The Pastoret Terrace and neighboring Paul Robeson Ballroom building - formerly home to the Kozy Bar and apartments - will be spared the wrecking ball. At least for now.

State District Court Judge Eric Hylden granted a request for temporary injunction Monday morning, blocking the city of Duluth from proceeding with its plans to demolish the structures, as a suit seeking to preserve the buildings awaits consideration.

The case pits the building's former owner, Dr. Eric Ringsred, and a local organization called Respect Starts Here against the city of Duluth and the Duluth Economic Development Authority.

The Pastoret Terrace, designed by Oliver Traphagen, a prominent local architect, was built in 1887, and is listed on the National Register of Historic Places. However, it and the attached ballroom have been condemned for habitation, following a couple of fires. Ringsred lost ownership of the building at 129 E. First St. to St. Louis County and then the Duluth Economic Development Authority through tax forfeiture after falling behind on payments.

Representing the plaintiff in the case is his 32-year-old son, Attorney Miles Ringsred, a 2017 graduate of Lewis & Clark Law School in Portland, Ore., who was licensed to practice law in Minnesota earlier this year.

The elder Ringsred has a lengthy track record of litigating against the city's efforts to tear down old buildings to make room for new ones. That history dates back two decades, when he unsuccessfully fought to stop the construction of the Technology Village building at the corner of Lake Avenue and Superior Street.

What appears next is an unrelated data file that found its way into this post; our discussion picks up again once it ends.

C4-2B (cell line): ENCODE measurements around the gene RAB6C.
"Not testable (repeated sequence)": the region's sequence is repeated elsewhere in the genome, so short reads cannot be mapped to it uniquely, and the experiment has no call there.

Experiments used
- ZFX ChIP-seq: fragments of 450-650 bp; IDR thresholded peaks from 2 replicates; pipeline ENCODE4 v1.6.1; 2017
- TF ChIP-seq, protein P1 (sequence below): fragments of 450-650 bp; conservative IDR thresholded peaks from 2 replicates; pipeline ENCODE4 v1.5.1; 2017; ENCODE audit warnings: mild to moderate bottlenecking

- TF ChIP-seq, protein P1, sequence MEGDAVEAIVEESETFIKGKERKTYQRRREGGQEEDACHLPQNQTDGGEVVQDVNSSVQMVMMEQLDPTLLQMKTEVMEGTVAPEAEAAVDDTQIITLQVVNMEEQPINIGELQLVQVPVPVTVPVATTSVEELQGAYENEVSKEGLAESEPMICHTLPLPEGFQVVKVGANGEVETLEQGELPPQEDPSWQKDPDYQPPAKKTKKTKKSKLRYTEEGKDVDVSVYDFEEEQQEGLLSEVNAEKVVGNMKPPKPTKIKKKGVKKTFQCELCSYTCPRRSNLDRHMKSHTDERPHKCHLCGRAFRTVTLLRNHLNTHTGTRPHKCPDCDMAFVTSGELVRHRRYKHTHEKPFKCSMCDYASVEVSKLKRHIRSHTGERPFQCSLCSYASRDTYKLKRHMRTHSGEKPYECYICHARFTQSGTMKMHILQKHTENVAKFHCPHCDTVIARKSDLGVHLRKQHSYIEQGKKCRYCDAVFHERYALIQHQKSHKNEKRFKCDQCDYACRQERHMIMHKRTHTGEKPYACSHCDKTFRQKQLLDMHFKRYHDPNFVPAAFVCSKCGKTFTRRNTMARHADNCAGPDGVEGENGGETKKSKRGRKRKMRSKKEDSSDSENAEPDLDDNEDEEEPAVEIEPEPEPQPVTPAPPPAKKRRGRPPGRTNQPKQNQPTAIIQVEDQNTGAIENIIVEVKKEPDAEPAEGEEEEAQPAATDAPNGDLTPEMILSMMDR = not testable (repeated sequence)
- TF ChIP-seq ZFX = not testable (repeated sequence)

But this is the first time he has been joined by his son, Miles Ringsred, who said he has been encouraged by Judge Hylden's handling of the matter thus far.

"He was asking all the right questions right off the bat," Ringsred said.

Although the temporary injunction bars the city from beginning demolition or altering the building in any way that could further impair it, City Attorney Gunnar Johnson said: "We can continue to move forward with putting together plans for pre-demolition activities, such as soliciting bids, obtaining permits and that type of thing." The city also will need to consult with the Minnesota State Historic Preservation Office prior to taking down the building.

DEDA issued a request for redevelopment proposals for the property in 2016, but just three developers responded, and none of the proposals were deemed viable or acceptable by a review panel. Meanwhile the condition of the fire-damaged buildings continued to deteriorate, according to DEDA.

In June, DEDA authorized the completion of an environmental assessment worksheet to explore the possibility of tearing down the Pastoret Terrace properties. Upon completion of that assessment, DEDA members voted to authorize city staff to proceed with obtaining the necessary permits to begin demolition.

Ringsred contends the process was flawed and slanted against preserving the historic building.

Johnson disagreed, saying: "They say we're violating the Minnesota Environmental Rights Act, and we say we have complied with the Minnesota Environmental Rights Act, namely by going through the EAW process.

In his order, Hylden requires the plaintiffs to post a $50,000 bond by Friday.

"We think that was important, because there is a cost to the city and the public if this matter gets locked up in an injunction by Dr. Ringsred, and they should bear part of the risk for those costs that might increase for the city as we go forward," Johnson said.

But Miles Ringsred said the bond requirement creates a financial hardship.

"We think it's sort of an exorbitant amount, especially given the fact that the city was never able to support that number with anything," he said, adding that the figure seemed to come "out of thin air."

Although he disagrees with the bond requirement, Ringsred said he and his client are actively exploring multiple avenues to fulfill that financial obligation, with an eye toward seeking to have it reduced later.

The next hearing in the case is scheduled for Nov. 15, and attorneys for both parties say they plan to file competing motions for summary judgment at that time.